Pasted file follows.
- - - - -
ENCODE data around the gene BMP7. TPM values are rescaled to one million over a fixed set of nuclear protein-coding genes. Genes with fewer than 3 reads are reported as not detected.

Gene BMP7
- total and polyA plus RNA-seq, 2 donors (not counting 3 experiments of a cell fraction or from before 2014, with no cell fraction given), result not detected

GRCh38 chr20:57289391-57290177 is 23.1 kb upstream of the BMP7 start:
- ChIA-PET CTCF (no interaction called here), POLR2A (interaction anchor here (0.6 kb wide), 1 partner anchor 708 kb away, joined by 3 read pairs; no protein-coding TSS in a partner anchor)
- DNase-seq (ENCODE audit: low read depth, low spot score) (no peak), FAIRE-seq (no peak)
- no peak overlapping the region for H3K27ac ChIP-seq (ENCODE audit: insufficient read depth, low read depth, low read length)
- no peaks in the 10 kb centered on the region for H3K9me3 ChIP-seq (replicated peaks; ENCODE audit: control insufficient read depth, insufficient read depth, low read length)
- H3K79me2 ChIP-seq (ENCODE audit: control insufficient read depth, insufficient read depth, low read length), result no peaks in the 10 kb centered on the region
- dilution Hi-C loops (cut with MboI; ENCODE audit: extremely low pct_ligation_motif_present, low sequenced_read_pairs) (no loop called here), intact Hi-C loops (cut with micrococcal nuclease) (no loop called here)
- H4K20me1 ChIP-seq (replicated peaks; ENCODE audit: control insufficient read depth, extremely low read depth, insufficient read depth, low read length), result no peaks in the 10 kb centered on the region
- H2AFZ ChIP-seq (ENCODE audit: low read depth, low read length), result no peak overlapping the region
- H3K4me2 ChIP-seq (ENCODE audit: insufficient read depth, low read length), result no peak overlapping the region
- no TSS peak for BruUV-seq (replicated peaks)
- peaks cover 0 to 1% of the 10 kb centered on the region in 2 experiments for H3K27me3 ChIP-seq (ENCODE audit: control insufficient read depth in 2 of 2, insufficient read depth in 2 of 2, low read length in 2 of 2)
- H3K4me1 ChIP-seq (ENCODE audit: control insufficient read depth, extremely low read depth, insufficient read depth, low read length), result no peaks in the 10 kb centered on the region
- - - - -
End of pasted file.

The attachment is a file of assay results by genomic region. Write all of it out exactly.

ENCODE data around the gene BMP7. TPM values are rescaled to one million over a fixed set of nuclear protein-coding genes. Genes with fewer than 3 reads are reported as not detected.

Gene BMP7
- total and polyA plus RNA-seq, 2 donors (not counting 3 experiments of a cell fraction or from before 2014, with no cell fraction given), result not detected

GRCh38 chr20:57289391-57290177 is 23.1 kb upstream of the BMP7 start:
- ChIA-PET CTCF (no interaction called here), POLR2A (interaction anchor here (0.6 kb wide), 1 partner anchor 708 kb away, joined by 3 read pairs; no protein-coding TSS in a partner anchor)
- DNase-seq (ENCODE audit: low read depth, low spot score) (no peak), FAIRE-seq (no peak)
- no peak overlapping the region for H3K27ac ChIP-seq (ENCODE audit: insufficient read depth, low read depth, low read length)
- no peaks in the 10 kb centered on the region for H3K9me3 ChIP-seq (replicated peaks; ENCODE audit: control insufficient read depth, insufficient read depth, low read length)
- H3K79me2 ChIP-seq (ENCODE audit: control insufficient read depth, insufficient read depth, low read length), result no peaks in the 10 kb centered on the region
- dilution Hi-C loops (cut with MboI; ENCODE audit: extremely low pct_ligation_motif_present, low sequenced_read_pairs) (no loop called here), intact Hi-C loops (cut with micrococcal nuclease) (no loop called here)
- H4K20me1 ChIP-seq (replicated peaks; ENCODE audit: control insufficient read depth, extremely low read depth, insufficient read depth, low read length), result no peaks in the 10 kb centered on the region
- H2AFZ ChIP-seq (ENCODE audit: low read depth, low read length), result no peak overlapping the region
- H3K4me2 ChIP-seq (ENCODE audit: insufficient read depth, low read length), result no peak overlapping the region
- no TSS peak for BruUV-seq (replicated peaks)
- peaks cover 0 to 1% of the 10 kb centered on the region in 2 experiments for H3K27me3 ChIP-seq (ENCODE audit: control insufficient read depth in 2 of 2, insufficient read depth in 2 of 2, low read length in 2 of 2)
- H3K4me1 ChIP-seq (ENCODE audit: control insufficient read depth, extremely low read depth, insufficient read depth, low read length), result no peaks in the 10 kb centered on the region